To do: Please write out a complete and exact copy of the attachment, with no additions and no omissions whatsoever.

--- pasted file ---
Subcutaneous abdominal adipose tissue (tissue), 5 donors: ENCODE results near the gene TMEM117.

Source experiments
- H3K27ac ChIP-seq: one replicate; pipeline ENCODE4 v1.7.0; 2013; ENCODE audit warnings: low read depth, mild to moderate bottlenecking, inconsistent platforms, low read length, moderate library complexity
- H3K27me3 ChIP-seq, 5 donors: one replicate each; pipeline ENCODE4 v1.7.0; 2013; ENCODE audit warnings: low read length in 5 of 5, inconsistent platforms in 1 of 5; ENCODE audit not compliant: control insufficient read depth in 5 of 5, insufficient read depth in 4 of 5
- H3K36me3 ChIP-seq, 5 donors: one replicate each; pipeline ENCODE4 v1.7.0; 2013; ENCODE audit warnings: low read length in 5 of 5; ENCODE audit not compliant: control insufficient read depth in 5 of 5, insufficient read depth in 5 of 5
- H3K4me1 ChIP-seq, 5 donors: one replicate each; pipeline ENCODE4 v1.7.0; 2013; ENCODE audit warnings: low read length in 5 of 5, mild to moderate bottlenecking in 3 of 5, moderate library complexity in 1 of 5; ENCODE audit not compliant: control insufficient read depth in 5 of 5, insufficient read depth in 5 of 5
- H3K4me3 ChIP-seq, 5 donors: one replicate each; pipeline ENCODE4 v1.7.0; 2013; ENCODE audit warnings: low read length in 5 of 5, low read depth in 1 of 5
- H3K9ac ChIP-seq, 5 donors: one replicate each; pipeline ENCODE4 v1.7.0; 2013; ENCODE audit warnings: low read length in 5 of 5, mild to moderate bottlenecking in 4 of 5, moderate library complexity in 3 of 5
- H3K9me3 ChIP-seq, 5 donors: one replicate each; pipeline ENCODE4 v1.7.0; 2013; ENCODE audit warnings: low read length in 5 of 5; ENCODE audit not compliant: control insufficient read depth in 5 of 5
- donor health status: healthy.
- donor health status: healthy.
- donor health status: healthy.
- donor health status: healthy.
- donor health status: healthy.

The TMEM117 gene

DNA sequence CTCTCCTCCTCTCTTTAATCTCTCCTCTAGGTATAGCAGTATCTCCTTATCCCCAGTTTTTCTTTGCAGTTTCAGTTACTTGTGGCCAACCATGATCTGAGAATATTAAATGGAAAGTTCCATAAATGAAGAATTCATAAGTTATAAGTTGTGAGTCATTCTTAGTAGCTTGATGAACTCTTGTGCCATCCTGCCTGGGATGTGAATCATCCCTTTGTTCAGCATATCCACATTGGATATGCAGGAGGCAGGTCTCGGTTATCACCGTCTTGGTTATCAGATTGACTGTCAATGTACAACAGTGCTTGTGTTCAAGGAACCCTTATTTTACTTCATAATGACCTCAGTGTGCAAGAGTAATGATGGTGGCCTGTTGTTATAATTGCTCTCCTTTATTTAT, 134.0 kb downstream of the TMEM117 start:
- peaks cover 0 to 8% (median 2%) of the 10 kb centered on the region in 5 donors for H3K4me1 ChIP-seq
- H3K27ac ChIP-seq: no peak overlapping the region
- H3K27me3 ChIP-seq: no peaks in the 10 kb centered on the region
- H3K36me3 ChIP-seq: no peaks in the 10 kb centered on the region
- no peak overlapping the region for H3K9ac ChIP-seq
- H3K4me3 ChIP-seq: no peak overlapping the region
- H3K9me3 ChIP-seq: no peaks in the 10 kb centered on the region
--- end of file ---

Subcutaneous abdominal adipose tissue (tissue), 5 donors: ENCODE results near the gene TMEM117.

Source experiments
- H3K27ac ChIP-seq: one replicate; pipeline ENCODE4 v1.7.0; 2013; ENCODE audit warnings: low read depth, mild to moderate bottlenecking, inconsistent platforms, low read length, moderate library complexity
- H3K27me3 ChIP-seq, 5 donors: one replicate each; pipeline ENCODE4 v1.7.0; 2013; ENCODE audit warnings: low read length in 5 of 5, inconsistent platforms in 1 of 5; ENCODE audit not compliant: control insufficient read depth in 5 of 5, insufficient read depth in 4 of 5
- H3K36me3 ChIP-seq, 5 donors: one replicate each; pipeline ENCODE4 v1.7.0; 2013; ENCODE audit warnings: low read length in 5 of 5; ENCODE audit not compliant: control insufficient read depth in 5 of 5, insufficient read depth in 5 of 5
- H3K4me1 ChIP-seq, 5 donors: one replicate each; pipeline ENCODE4 v1.7.0; 2013; ENCODE audit warnings: low read length in 5 of 5, mild to moderate bottlenecking in 3 of 5, moderate library complexity in 1 of 5; ENCODE audit not compliant: control insufficient read depth in 5 of 5, insufficient read depth in 5 of 5
- H3K4me3 ChIP-seq, 5 donors: one replicate each; pipeline ENCODE4 v1.7.0; 2013; ENCODE audit warnings: low read length in 5 of 5, low read depth in 1 of 5
- H3K9ac ChIP-seq, 5 donors: one replicate each; pipeline ENCODE4 v1.7.0; 2013; ENCODE audit warnings: low read length in 5 of 5, mild to moderate bottlenecking in 4 of 5, moderate library complexity in 3 of 5
- H3K9me3 ChIP-seq, 5 donors: one replicate each; pipeline ENCODE4 v1.7.0; 2013; ENCODE audit warnings: low read length in 5 of 5; ENCODE audit not compliant: control insufficient read depth in 5 of 5
- donor health status: healthy.
- donor health status: healthy.
- donor health status: healthy.
- donor health status: healthy.
- donor health status: healthy.

The TMEM117 gene

DNA sequence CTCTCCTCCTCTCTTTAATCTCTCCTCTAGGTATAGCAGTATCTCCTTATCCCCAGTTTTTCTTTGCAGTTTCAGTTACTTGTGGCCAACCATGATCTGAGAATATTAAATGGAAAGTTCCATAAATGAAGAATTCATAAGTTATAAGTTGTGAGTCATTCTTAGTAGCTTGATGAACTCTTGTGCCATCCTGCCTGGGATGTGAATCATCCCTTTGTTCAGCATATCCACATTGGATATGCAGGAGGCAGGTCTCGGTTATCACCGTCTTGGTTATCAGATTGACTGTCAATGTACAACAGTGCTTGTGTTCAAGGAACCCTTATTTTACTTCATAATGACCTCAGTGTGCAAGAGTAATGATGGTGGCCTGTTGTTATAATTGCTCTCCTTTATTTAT, 134.0 kb downstream of the TMEM117 start:
- peaks cover 0 to 8% (median 2%) of the 10 kb centered on the region in 5 donors for H3K4me1 ChIP-seq
- H3K27ac ChIP-seq: no peak overlapping the region
- H3K27me3 ChIP-seq: no peaks in the 10 kb centered on the region
- H3K36me3 ChIP-seq: no peaks in the 10 kb centered on the region
- no peak overlapping the region for H3K9ac ChIP-seq
- H3K4me3 ChIP-seq: no peak overlapping the region
- H3K9me3 ChIP-seq: no peaks in the 10 kb centered on the region